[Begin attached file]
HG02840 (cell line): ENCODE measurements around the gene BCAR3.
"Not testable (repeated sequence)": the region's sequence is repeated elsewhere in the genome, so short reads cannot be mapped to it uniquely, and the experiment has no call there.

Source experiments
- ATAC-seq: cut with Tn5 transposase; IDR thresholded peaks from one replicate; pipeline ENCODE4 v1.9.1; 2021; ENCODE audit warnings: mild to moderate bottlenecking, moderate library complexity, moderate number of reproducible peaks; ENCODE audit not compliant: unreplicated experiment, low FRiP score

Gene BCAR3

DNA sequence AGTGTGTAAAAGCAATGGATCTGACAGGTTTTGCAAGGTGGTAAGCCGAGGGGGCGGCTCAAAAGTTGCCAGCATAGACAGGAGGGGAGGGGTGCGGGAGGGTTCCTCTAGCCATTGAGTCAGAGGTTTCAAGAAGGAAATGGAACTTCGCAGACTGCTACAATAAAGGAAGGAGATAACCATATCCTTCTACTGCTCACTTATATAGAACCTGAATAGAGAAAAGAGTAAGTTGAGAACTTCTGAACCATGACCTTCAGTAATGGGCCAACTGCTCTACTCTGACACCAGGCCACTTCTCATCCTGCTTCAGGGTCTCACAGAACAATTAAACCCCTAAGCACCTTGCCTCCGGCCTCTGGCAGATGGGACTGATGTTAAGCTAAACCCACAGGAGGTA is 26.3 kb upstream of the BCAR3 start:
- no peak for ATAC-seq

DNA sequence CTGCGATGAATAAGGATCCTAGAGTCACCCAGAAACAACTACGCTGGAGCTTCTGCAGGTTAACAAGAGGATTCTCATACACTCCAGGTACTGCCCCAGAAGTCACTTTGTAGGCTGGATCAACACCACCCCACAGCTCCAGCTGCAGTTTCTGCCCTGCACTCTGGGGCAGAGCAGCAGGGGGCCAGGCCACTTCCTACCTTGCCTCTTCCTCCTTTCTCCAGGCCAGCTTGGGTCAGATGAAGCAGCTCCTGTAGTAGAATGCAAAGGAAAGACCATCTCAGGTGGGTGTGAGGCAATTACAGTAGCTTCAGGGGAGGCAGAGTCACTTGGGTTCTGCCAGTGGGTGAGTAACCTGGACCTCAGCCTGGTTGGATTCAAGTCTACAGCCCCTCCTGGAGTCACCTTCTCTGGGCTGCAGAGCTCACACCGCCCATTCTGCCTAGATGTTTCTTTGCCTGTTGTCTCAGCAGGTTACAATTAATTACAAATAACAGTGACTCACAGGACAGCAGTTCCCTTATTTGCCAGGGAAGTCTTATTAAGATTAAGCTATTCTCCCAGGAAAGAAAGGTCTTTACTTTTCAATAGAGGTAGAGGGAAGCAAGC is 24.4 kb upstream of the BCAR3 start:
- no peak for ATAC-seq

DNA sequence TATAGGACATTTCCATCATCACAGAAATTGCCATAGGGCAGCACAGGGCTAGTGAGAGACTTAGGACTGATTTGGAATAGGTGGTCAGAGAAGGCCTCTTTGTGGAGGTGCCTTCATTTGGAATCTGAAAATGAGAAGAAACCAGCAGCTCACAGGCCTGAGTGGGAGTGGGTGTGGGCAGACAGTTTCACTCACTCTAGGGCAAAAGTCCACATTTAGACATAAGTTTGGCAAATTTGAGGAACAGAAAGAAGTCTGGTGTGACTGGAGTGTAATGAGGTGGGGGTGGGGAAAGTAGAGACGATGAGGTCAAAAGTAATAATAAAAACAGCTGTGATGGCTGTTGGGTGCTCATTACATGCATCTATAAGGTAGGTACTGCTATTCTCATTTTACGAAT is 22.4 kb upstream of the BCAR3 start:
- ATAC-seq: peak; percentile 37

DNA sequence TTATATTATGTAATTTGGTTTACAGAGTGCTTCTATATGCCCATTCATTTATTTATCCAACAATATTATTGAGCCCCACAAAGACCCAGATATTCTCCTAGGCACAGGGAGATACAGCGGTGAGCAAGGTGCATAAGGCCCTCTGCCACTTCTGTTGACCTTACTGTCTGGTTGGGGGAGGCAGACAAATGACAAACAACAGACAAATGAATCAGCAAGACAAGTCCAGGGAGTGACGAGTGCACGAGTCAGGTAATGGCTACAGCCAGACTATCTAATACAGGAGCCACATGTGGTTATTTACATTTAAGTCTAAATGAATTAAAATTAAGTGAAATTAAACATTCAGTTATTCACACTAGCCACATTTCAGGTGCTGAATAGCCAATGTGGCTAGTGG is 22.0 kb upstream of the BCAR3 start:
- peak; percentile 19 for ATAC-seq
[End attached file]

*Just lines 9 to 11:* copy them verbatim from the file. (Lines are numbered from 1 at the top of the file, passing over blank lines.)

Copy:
- no peak for ATAC-seq

DNA sequence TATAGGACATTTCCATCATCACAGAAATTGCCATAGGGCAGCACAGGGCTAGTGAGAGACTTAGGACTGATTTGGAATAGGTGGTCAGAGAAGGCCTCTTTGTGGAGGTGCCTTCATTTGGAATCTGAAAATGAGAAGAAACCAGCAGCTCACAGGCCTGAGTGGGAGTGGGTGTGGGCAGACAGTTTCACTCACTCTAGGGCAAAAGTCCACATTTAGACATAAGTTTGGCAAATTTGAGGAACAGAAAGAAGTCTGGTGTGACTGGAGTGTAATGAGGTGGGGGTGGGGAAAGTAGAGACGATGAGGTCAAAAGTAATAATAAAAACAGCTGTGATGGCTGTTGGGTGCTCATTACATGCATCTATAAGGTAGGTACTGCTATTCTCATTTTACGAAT is 22.4 kb upstream of the BCAR3 start:
- ATAC-seq: peak; percentile 37